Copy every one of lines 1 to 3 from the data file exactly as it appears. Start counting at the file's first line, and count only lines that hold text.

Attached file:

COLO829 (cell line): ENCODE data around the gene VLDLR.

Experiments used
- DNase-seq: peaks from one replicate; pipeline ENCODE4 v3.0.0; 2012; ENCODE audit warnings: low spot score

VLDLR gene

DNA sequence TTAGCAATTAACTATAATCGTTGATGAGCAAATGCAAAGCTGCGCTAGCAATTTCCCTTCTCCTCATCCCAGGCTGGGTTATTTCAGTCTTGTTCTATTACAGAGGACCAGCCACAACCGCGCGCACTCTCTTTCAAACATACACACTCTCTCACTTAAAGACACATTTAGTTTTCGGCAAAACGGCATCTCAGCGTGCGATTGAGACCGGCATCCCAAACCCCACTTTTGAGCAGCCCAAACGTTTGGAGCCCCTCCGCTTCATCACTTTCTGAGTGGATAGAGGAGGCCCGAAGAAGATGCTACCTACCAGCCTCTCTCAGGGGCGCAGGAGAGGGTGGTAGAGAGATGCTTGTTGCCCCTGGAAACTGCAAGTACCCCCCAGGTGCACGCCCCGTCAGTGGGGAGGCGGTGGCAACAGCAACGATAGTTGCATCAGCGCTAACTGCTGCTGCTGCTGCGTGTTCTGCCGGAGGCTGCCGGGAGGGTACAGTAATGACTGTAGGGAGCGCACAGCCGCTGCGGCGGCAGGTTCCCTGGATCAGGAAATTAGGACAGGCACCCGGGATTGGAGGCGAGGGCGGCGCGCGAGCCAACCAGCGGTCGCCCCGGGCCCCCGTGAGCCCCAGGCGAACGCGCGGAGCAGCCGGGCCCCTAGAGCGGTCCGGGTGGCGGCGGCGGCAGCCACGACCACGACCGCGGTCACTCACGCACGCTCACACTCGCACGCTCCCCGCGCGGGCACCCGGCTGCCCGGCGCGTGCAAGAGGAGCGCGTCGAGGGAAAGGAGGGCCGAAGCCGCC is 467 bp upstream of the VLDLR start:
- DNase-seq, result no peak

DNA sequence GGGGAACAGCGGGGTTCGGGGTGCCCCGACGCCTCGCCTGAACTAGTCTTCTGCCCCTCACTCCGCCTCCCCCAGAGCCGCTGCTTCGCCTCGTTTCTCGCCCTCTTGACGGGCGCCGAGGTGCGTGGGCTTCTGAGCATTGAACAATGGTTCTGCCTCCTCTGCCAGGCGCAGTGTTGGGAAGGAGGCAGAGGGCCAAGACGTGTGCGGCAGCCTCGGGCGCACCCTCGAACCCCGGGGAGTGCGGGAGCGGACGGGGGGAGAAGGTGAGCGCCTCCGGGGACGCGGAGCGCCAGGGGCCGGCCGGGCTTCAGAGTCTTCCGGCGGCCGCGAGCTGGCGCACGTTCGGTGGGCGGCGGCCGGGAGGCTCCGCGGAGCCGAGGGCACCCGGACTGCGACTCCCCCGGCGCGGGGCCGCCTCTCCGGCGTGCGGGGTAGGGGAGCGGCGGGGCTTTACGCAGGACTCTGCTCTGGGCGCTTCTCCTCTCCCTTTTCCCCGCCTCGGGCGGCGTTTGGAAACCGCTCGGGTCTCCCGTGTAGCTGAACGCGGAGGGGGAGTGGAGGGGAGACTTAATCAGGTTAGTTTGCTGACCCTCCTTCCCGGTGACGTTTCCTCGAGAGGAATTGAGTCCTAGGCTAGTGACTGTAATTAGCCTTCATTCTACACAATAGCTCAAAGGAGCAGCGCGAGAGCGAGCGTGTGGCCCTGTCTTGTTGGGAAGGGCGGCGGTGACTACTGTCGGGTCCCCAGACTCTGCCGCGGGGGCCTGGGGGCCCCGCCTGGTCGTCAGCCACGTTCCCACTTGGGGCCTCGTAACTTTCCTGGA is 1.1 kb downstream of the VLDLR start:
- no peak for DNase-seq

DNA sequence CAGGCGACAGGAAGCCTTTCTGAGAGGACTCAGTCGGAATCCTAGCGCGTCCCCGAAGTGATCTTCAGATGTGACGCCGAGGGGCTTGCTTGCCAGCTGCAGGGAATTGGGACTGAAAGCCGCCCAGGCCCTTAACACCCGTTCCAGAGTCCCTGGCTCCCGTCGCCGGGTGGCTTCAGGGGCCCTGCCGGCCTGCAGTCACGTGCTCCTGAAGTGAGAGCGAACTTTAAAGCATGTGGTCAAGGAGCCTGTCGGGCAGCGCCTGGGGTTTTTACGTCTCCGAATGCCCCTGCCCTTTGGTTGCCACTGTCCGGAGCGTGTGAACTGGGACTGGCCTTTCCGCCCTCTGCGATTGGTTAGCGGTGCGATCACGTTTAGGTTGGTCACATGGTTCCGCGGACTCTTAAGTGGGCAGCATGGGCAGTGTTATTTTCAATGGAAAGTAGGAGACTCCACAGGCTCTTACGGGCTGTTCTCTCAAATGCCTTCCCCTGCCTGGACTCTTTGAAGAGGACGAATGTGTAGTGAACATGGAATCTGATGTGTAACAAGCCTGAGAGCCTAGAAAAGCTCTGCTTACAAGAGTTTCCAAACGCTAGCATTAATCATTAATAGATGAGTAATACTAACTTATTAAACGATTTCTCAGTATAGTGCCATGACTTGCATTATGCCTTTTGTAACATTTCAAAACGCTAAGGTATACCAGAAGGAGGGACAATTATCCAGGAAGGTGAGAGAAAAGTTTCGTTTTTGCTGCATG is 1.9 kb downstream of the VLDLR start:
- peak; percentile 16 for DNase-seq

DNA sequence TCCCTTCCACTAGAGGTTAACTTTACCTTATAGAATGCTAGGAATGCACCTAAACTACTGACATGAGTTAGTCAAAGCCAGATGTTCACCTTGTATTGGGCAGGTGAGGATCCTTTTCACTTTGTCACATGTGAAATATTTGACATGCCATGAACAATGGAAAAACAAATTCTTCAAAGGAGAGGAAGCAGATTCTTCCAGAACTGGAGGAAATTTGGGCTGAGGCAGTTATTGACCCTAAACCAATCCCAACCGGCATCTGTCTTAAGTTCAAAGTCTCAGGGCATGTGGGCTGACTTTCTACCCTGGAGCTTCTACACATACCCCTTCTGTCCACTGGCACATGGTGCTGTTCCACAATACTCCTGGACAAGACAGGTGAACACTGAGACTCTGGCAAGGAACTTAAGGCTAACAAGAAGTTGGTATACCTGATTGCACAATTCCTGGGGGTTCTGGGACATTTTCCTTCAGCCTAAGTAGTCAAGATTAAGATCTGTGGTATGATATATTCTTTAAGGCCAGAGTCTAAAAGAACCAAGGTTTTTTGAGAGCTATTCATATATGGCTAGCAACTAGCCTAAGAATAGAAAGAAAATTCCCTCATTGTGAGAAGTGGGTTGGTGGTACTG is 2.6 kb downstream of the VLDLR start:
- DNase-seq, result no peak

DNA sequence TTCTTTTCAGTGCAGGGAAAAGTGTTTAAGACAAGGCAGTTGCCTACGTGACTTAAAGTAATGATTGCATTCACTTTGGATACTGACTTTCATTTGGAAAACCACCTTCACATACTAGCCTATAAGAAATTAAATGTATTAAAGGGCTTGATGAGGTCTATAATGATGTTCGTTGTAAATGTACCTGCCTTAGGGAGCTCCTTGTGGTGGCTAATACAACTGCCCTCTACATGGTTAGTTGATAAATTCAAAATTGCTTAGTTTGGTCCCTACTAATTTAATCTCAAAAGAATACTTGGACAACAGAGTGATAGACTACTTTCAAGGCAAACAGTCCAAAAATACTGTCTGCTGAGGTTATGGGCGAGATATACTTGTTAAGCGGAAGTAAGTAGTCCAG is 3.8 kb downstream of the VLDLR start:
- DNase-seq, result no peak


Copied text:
COLO829 (cell line): ENCODE data around the gene VLDLR.

Experiments used
- DNase-seq: peaks from one replicate; pipeline ENCODE4 v3.0.0; 2012; ENCODE audit warnings: low spot score